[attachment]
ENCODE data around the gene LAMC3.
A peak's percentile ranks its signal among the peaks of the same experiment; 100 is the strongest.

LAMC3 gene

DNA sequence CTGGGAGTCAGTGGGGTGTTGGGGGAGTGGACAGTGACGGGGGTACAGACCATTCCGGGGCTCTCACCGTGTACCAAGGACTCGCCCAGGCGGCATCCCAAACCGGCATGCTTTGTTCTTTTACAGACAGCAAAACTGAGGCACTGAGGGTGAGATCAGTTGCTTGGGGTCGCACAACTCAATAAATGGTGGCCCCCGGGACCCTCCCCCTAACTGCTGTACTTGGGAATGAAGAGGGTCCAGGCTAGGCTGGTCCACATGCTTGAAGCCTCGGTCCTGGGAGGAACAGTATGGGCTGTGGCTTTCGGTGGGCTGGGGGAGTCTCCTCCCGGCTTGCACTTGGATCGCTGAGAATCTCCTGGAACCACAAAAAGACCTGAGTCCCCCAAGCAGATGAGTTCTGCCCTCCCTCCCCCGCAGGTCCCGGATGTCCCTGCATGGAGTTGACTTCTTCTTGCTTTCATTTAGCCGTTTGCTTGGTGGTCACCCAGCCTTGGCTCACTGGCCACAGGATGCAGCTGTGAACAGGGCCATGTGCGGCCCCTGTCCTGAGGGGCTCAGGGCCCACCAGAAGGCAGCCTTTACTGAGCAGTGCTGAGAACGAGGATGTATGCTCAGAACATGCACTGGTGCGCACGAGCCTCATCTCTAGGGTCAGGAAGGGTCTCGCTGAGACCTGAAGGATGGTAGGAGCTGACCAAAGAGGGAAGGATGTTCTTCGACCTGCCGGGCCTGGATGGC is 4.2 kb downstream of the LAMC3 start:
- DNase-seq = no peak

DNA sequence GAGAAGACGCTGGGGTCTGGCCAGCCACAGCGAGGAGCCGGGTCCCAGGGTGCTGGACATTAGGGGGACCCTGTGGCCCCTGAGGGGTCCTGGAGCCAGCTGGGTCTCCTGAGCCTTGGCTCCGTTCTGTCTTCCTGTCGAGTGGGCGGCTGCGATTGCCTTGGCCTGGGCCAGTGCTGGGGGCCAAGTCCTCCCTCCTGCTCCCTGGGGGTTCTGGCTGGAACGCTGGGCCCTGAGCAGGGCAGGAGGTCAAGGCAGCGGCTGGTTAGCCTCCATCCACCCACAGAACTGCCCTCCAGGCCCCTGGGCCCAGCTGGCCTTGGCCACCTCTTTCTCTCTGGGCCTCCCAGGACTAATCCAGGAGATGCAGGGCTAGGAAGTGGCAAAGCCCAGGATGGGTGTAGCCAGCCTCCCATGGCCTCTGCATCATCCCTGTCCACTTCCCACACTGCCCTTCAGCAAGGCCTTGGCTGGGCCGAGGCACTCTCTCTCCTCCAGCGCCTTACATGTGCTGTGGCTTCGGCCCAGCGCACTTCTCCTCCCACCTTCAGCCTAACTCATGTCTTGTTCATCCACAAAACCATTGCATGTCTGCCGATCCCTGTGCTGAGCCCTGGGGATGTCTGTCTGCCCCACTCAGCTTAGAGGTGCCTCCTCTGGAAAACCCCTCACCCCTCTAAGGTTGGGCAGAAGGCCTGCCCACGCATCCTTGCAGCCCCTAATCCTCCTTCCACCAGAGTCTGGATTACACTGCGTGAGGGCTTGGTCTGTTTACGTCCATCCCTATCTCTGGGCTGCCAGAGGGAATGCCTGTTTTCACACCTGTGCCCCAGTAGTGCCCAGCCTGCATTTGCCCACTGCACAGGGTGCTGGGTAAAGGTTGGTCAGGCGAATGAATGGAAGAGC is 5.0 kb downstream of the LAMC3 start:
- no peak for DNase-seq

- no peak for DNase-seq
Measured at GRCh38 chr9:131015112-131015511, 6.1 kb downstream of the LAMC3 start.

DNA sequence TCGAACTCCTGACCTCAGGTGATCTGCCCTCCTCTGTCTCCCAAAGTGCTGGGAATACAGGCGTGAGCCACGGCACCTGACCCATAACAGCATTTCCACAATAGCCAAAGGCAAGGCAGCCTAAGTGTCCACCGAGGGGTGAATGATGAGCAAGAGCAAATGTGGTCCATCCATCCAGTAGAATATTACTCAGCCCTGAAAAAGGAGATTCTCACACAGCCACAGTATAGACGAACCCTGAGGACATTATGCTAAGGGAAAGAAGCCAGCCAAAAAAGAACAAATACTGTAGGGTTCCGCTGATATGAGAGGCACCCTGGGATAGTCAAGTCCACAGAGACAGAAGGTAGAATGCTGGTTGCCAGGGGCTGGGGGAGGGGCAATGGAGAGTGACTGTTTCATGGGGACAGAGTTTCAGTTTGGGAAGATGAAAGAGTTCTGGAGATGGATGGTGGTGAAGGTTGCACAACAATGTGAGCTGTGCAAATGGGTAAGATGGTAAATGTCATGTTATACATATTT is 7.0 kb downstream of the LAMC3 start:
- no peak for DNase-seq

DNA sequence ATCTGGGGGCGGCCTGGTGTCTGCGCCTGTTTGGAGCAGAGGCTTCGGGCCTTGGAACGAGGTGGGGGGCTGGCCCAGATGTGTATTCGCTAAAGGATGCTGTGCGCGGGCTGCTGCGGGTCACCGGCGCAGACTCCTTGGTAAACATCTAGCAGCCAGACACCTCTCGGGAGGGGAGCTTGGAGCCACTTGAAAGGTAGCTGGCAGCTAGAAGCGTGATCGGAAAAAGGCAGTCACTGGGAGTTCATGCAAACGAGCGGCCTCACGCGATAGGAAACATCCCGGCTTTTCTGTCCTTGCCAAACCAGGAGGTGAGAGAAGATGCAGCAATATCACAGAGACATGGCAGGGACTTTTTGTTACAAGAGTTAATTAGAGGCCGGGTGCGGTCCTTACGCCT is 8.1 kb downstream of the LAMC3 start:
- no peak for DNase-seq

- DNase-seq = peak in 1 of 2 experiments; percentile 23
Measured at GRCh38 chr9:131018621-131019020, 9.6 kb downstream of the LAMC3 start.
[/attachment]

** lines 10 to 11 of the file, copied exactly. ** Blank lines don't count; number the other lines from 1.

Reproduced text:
DNA sequence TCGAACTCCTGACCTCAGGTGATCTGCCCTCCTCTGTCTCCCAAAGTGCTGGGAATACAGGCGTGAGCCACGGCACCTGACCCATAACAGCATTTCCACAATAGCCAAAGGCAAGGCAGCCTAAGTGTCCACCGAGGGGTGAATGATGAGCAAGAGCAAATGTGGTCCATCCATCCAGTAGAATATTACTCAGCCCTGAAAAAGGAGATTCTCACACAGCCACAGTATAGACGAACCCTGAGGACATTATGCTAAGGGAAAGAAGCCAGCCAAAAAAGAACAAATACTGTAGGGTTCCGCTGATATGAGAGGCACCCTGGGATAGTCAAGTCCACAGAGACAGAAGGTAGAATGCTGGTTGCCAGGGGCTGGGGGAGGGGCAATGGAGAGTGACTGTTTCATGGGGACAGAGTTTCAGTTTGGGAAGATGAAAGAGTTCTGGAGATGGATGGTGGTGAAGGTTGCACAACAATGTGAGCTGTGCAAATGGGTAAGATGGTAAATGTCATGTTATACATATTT is 7.0 kb downstream of the LAMC3 start:
- no peak for DNase-seq